Cut to 1972: construction workers unwittingly unearth Barnabas, and he returns to his family estate to find it disheveled, the Collins name tarnished and their seafood business a shell of what it once was -- in large part because the seemingly immortal Angelique has spent the past 200 years building a rival fishing business that has run them into the ground. Family matriarch Elizabeth Collins (Michelle Pfeiffer) recognizes Barnabas and soon comes to believe his claim of being a vampire, but she tells the rest of the clan -- daughter Carolyn (Chloe Grace Moretz), brother Roger (Jonny Lee Miller), his son David (Gulliver McGrath), David's psychiatrist Julia Hoffman (Helena Bonham Carter) and caretaker Willie Loomis (Jackie Earle Haley) -- that he's a relative visiting from England.
Barnabas' arrival coincides with that of Victoria Winters, a young woman who shows up in response to a want ad for a new governess for David. Barnabas is immediately struck by her resemblance to Josette, and he determines to find a way to woo her, despite his comical ignorance of the conventions of the age. But the centuries haven't erased Angelique's jealous streak, and it doesn't take long for her to set her sights on Barnabas and his new love.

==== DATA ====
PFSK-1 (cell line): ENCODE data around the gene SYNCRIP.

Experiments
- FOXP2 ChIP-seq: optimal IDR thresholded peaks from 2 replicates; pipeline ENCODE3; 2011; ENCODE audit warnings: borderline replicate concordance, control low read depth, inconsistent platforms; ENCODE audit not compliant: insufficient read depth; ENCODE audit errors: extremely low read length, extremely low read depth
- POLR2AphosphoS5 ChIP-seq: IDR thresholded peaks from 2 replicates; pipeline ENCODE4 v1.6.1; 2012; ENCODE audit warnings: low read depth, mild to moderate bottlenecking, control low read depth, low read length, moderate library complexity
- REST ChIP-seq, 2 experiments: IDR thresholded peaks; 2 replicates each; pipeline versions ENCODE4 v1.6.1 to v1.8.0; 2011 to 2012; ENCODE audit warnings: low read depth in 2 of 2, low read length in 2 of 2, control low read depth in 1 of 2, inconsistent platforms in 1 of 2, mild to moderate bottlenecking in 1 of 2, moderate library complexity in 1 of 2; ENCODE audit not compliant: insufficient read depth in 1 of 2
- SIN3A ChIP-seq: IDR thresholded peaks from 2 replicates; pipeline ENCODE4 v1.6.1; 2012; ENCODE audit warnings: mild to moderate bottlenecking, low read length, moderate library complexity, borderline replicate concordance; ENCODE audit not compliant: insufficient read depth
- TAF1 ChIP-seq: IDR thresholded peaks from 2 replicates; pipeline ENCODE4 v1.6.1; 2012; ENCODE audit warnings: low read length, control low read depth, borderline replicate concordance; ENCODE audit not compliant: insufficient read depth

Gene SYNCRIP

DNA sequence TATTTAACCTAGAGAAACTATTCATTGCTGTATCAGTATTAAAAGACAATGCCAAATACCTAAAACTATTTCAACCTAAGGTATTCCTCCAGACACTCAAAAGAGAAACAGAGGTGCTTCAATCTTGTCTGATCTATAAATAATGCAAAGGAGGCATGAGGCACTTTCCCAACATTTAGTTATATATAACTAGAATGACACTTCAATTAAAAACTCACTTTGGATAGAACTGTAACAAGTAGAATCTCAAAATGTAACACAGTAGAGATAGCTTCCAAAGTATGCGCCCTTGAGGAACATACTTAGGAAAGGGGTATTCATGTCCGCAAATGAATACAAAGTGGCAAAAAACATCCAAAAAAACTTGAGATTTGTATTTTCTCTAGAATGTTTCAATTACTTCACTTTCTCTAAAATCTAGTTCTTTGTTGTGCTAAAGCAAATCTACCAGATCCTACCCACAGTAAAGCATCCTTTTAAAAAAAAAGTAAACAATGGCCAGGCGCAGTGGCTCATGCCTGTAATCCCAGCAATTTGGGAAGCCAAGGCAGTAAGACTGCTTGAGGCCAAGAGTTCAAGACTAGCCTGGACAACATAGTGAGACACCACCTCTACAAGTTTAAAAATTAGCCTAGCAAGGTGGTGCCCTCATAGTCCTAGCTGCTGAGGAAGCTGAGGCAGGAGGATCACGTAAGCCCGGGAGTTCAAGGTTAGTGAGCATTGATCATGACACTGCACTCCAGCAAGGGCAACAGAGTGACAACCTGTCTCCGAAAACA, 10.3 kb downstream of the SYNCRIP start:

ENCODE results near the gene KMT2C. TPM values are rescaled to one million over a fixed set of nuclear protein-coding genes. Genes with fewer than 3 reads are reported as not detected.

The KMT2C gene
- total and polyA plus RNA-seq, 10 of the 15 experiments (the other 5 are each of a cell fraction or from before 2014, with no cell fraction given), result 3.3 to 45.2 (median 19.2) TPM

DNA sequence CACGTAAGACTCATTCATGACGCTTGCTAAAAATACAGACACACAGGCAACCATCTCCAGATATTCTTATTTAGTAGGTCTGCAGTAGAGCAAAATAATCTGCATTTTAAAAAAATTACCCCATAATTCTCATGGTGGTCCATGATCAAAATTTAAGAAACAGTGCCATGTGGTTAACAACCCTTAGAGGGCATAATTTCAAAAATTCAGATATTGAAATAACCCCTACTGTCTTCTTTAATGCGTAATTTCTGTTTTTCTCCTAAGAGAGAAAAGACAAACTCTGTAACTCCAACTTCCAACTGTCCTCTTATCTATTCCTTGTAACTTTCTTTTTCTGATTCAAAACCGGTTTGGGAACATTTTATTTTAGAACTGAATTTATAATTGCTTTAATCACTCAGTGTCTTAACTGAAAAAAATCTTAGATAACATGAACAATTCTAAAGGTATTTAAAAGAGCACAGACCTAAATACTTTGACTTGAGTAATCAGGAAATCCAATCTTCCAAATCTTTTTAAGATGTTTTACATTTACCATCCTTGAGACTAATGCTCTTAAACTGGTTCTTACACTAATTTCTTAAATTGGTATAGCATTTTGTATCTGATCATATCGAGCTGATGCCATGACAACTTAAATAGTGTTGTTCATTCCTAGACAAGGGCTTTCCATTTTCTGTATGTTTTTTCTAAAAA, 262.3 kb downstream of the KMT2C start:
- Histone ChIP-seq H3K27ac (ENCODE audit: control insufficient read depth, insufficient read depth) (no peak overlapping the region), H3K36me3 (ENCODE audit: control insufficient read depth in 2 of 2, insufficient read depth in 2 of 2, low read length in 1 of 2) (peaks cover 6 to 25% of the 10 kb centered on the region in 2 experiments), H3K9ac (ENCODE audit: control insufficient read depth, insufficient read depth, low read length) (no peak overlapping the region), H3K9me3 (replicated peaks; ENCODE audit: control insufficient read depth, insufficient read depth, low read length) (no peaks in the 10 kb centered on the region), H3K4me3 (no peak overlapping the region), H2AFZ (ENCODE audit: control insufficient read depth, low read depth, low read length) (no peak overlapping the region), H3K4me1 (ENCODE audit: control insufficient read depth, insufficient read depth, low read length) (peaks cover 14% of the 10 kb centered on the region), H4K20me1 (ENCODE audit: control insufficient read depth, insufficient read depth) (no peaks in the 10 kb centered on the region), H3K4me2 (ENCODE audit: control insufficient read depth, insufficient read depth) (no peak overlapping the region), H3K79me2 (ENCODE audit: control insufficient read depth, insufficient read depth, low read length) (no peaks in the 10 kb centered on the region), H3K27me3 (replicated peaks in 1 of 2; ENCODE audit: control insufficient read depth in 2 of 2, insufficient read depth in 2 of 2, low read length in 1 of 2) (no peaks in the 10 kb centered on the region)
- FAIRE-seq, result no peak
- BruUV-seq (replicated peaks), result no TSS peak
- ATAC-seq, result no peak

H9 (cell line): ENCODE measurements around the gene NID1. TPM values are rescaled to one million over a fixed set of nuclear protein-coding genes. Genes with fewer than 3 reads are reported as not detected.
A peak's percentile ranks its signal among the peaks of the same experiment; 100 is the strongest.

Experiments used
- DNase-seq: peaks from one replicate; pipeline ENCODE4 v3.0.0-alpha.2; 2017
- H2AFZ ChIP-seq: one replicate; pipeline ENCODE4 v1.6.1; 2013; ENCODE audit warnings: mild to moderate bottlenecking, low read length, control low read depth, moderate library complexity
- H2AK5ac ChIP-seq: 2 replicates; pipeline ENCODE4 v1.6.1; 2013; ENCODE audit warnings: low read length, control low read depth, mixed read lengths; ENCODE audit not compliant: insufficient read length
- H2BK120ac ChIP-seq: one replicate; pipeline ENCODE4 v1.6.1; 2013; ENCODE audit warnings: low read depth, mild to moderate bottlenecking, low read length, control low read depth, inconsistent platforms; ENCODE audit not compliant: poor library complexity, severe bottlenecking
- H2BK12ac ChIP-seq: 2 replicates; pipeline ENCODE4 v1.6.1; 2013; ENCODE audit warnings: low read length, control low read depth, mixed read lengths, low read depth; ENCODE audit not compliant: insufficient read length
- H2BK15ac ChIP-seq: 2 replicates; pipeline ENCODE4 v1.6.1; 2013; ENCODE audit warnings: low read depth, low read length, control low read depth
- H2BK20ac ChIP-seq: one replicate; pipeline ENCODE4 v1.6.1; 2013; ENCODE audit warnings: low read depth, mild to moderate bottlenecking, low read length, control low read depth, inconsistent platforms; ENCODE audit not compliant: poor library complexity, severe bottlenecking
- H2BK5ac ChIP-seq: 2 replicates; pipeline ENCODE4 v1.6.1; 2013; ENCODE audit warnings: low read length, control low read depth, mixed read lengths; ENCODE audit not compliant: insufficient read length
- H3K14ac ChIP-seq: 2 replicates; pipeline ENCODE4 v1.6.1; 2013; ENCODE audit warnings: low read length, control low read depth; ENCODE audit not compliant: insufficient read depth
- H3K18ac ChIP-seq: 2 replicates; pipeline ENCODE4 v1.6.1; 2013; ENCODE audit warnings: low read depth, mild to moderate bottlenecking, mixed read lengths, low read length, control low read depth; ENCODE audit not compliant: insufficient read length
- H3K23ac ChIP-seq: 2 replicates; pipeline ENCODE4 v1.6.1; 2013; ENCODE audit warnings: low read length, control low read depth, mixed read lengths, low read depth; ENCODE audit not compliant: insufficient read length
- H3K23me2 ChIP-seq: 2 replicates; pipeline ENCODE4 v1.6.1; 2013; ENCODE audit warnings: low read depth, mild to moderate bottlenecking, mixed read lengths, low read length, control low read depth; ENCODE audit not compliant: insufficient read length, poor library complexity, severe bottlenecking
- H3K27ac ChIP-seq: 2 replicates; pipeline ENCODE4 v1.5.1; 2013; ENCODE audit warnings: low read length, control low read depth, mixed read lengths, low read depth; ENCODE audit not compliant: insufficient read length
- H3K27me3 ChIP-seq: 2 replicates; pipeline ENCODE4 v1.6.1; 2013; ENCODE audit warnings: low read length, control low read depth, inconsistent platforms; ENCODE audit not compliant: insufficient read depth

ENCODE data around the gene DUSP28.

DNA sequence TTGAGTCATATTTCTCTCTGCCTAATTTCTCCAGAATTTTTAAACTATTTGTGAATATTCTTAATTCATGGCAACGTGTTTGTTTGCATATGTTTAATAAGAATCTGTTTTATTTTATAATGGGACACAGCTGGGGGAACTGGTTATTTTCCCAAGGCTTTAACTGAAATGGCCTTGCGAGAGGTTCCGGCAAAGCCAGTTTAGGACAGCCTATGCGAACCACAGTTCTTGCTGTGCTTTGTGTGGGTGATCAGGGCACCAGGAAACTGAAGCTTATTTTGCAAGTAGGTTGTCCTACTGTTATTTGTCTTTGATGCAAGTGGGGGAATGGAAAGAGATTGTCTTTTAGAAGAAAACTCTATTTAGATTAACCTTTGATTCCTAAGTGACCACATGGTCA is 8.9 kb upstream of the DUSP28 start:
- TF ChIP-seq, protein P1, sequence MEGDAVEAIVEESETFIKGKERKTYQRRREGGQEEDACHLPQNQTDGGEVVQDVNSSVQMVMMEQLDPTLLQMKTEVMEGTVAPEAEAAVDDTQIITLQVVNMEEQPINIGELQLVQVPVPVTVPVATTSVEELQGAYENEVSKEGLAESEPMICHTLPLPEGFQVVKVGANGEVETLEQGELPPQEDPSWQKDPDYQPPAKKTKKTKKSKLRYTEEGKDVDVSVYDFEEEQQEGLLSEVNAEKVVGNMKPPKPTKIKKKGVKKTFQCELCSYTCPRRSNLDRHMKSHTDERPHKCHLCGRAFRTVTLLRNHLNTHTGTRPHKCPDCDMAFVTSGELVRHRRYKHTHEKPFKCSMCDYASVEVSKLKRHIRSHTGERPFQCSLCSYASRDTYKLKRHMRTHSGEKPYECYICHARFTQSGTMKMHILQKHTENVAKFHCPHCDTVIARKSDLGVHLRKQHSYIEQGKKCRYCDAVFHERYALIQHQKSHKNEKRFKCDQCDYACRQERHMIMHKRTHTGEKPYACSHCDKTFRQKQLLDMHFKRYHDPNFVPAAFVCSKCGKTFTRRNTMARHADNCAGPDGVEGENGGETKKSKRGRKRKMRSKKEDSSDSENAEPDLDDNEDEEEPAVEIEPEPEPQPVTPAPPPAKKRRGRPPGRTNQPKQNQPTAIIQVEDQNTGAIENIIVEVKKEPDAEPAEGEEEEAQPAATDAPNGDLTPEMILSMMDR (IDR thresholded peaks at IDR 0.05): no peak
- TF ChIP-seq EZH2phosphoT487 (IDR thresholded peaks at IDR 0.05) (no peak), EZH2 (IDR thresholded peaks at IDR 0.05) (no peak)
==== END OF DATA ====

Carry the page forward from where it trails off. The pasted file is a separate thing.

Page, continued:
The End Result
That said, Depp brings the uneven material to life, glossing over the hollow moments with charm and total commitment to his clichéd but endearing fish-out-of-water shenanigans. Green matches his energy, stealing many of her scenes, while the remainder of the excellent cast is sadly underutilized, largely playing straight men to the protagonist-antagonist duo.
Fans of the original TV show probably won't appreciate the spoof-ish nature of this adaptation -- a goofier, more comedic approach than Depp and Burton's previous horror-comedy collaboration Sleepy Hollow -- a tone that undermines the moments when the story attempts to play things serious. While Burton might catch a large portion of the flack for Dark Shadow's shortcomings, it feels like more of a script issue. The film's colorful, '70s soft-focus look is attractive -- much more so than the eye-hemorrhaging Alice in Wonderland -- and despite some flat jokes and the failed attempts at drama, the lighthearted air is likable and reminds us of why we keep eating up these Depp-Burton pics.